First he points us to this hysterical "Separated at Birth" blurb.
He then follows bu excerpting the following "philosophical" conversation.
Borridori: September 11 [Le 11 Septembre] gave us the impression of being a major event, one of the most important historical events we will witness in our lifetime, especially for those of us who never lived through a world war. Do you agree?
Derrida: Le 11 Septembre, as you say, or, since we have agreed to speak two languages, "September 11." We will have to return later to this question of language. As well as to this act of naming: a date and nothing more. When you say "September 11" you are already citing, are you not? Something fait date, I would say in French idiom, something marks a date, a date in history. "To mark a date in history" presupposes, in any case, an ineffaceable event in the shared archive of a universal calendar, that is, a supposedly universal calendar, for these are - and I want to insist on this at the outset - only suppositions and presuppositions. For the index pointing toward this date, the bare act, the minimal deictic, the minimalist aim of this dating, also marks something else. The telegram of this metonymy - a name, a number - points out the unqualifiable by recognizing that we do not recognize or even cognize that we do not yet know how to qualify, that we do not know what we are talking about.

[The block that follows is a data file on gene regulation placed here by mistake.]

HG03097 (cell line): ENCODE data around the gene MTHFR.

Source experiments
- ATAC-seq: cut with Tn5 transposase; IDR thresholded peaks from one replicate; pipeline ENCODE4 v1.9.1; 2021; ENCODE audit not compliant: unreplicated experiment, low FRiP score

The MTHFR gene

Apparently from "Philosophy in a Time of Terror: Dialogues with Jurgen Habermas and Jacques Derrida"
Do philosophers really talk like this? Remind me never to try and read anything by these two incomprehensible luminaries.
*Andrew Sullivan's website is here